When I was a senior in high school I was the 3rd chair flute in our school’s audition band. The 2nd chair flutist was a junior I’ll call “Kayla”. Kayla and I were friends… to a point. She actually drove me crazy. The worst was that whenever she made  a a mistake during rehearsal she would turn to me and tell me what to fix. “That was a B flat”, she would say in what I heard as a sickly sweet voice with a simpering smile. Blech! I sat next to her and could hear that she was the one who played B natural instead of B flat. Not I. I played to correct note. I hated being “corrected” for something I never did wrong.

In the spring we both auditioned for and made an all-region honor band. It just so happened that I actually made second chair and she made third chair. In the middle of sight-reading a piece, I made a mistake on a note. I couldn’t help myself. I turned to Kayla and said, “That was an F sharp, not an F natural” and gave her a big, fake grin. She gasped, “Oh my gosh! You’re right!” and quickly marked her music. She never made that mistake. Just me. But I wanted to get back at her. Not my finest moment.

Last night I got an email asking me not to do something. I can’t really go into the details here, but it was from a family member and it was asking me (with several other family members) to specifically not do something to one of my siblings. I felt like I was being admonished and chastised for something I have never done and would never do. If anything, I felt that this family member treated this sibling much the way I was being asked not to. It reminded me of sitting next to Kayla in band again. I bristled at the email, but the more I thought about it, the less angry I got.

You see, we all make mistakes. We all know that. It’s part of being human. However, it is often just so hard to admit when we have made mistakes. Sometimes it’s harder to admit the small mistakes than the big ones. So we point it out in others, perhaps to take the attention off ourselves. Perhaps to make us feel better about our mistakes. Perhaps because we assume that if we’re making these little mistakes, others must be, too. Sometimes we may honestly be blind to the fact that we make those mistakes and we really do want to help others that we see making those mistakes. I don’t know, honestly. I just know that I am going to try not to let the admonitions of others bother me anymore. They are not telling me something because they hate me. And maybe I am blind to the fact that I really am making those mistakes.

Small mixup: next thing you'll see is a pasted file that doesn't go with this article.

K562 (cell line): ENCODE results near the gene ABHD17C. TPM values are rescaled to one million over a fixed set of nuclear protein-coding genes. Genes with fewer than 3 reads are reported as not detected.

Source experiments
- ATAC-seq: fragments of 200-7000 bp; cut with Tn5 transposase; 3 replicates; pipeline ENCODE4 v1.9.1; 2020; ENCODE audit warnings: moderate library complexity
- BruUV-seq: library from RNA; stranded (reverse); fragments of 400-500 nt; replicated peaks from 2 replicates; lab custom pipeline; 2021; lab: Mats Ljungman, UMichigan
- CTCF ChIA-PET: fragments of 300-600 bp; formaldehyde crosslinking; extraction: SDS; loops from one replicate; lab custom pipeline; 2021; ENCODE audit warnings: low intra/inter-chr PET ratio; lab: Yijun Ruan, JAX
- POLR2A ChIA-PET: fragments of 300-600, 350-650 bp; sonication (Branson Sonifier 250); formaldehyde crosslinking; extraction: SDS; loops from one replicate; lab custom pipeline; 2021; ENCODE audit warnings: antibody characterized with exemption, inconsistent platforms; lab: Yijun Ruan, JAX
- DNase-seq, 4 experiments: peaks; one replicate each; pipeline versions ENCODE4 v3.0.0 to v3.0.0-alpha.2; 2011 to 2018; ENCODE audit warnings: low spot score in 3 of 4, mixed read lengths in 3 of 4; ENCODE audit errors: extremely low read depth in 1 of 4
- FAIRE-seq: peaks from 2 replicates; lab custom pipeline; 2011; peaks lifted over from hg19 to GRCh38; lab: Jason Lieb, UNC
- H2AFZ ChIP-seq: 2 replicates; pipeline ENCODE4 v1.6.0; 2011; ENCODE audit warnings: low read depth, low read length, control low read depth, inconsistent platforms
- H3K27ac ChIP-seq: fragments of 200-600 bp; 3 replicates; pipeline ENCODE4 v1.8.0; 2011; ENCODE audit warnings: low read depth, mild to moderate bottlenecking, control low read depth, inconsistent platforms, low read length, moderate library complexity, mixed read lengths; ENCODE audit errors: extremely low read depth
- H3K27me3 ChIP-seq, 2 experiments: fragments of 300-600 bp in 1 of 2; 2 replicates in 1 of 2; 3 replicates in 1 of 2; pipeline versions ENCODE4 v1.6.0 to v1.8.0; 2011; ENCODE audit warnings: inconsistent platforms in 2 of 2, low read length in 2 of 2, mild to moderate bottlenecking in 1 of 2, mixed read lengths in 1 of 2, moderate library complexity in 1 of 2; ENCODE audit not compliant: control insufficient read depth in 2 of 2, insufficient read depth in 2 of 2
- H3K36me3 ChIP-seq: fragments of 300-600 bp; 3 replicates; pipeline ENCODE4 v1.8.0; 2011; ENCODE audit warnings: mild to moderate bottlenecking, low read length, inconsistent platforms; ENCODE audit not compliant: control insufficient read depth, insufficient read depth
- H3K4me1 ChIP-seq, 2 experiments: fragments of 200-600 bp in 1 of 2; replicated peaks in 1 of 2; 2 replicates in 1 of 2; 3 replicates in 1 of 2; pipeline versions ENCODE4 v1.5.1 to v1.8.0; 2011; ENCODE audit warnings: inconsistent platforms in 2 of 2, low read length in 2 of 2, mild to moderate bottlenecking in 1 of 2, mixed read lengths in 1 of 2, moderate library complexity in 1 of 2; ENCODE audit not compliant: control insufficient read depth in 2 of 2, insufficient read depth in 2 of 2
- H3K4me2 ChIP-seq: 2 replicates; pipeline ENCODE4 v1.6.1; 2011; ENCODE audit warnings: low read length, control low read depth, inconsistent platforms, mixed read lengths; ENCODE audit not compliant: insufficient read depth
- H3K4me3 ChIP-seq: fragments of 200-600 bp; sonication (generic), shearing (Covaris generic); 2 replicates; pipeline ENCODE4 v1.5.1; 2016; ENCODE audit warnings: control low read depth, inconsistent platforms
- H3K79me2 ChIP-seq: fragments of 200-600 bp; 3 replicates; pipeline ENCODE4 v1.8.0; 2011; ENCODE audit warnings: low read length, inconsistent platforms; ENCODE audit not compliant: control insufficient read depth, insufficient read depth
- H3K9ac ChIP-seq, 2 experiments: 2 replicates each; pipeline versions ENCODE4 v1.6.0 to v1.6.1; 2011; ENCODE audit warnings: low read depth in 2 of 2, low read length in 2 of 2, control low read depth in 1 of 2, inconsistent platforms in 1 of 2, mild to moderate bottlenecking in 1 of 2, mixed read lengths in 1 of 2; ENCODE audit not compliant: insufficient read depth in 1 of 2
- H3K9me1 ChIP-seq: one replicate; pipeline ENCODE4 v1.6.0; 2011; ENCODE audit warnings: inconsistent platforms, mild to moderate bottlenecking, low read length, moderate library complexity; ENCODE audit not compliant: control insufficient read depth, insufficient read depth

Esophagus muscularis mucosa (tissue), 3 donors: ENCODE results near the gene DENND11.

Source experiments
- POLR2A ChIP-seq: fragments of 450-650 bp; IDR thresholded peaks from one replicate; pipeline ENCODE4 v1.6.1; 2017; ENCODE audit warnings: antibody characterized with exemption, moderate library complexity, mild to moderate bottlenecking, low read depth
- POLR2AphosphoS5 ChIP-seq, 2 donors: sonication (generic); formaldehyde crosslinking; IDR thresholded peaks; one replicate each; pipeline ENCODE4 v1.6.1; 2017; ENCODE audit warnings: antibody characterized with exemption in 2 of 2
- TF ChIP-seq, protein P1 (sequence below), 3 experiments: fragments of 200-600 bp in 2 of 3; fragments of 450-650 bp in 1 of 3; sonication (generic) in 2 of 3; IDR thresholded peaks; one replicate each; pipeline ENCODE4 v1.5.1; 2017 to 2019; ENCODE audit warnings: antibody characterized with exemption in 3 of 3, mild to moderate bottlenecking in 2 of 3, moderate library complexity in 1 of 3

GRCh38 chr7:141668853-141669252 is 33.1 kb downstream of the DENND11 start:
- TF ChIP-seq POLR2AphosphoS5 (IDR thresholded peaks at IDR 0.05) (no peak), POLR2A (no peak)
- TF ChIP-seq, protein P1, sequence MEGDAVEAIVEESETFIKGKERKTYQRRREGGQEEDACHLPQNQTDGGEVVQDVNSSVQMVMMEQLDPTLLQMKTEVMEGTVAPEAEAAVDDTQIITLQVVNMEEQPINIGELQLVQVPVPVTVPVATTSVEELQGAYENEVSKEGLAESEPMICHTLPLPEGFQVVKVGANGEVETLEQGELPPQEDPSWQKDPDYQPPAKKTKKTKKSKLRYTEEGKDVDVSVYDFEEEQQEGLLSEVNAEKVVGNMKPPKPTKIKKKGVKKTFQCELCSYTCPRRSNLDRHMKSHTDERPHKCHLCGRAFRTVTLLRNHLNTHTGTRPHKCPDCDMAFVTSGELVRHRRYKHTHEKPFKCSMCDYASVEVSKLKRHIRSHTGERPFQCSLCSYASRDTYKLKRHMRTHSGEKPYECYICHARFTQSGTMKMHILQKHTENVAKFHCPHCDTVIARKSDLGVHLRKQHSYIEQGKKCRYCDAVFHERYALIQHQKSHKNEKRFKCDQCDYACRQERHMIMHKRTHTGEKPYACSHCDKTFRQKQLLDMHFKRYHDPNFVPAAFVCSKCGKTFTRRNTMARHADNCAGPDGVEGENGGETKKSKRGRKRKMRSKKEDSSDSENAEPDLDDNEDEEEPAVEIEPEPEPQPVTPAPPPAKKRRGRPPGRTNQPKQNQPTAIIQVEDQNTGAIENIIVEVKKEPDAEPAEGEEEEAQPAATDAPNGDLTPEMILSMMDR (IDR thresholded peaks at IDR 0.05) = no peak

Here’s to me, recognizing my mistakes and striving to be better. That’s all we can do, right?

5 responses to “Mistakes

  1. What great introspection. I really admire you for being able to take that chastisement and look inside instead of being mad. I would have probably just stayed mad. Another thing for me to look up to you on!

  2. Wow, I feel like this happens *so* often to me. I like to call it “negative reinforcement”, and it usually happens to in a group setting. As in, call the entire college marching band together and then yell at everyone for ________ (my favorite example here was a particularly curse-laden diatribe by the band director about poor conduct while in uniform and his main issue was all the cussing he heard. Hello pot.). At least, that was my experience with the marching band in college and was one of the main reasons I stopped participating in music in college after my sophomore year. It also seems to happen a lot at work, and while I KNOW I’m not the person they are trying to talk to and I KNOW they are talking to my co-worker, Bob, he walks away and doesn’t change or even think it could have been directed at him and I walk away worried they think I’m doing a bad job. Crazy. I actually just spent some time trying to think about these kind of things in my life and figure out a strategy to stay more even-keeled and be less rocked by the waves of life. The one thing that struck me the most was how much my own internal dialog was affecting me. Something like that would happen, and my internal worry-wart would turn on, reinforcing bad and scary thoughts that would freak me out. I am *SO* going to try to stop that and instead think positive, affirming things over and over instead. Things like, “Life loves me. Life loves me. Life loves me. I am safe. All is well. My life is so blessed.” I have noticed when I can do that, my life truly is blessed.

    I love you; Life loves you. *hugs*

  3. This is a really great post. I’ve reread it a few times. I don’t have anything special to say about it except that it’s going to make me think for a long time. I hope I learn to stop taking offense at corrections, as I learned in conference and am also learning from you. Thank you.

  4. Personally, I would have told them to man up (mistake), to shove it (mistake) and to look at their own freaking actions before writing such a stupid email (mistake). It would have made me feel much better but still, would have not been nice. Your post is much nicer. But just so you know the fact that someone blamed you for doing something they probably do themselves makes me really mad on your behalf and makes me think less of whomever sent it to you. But then, I’m a little cranky and looking for a fight. 😉 K.

  5. Yeah, we talked about the email on the phone. I felt much the same way about it, but didn’t really think beyond my irritation. So good for you!

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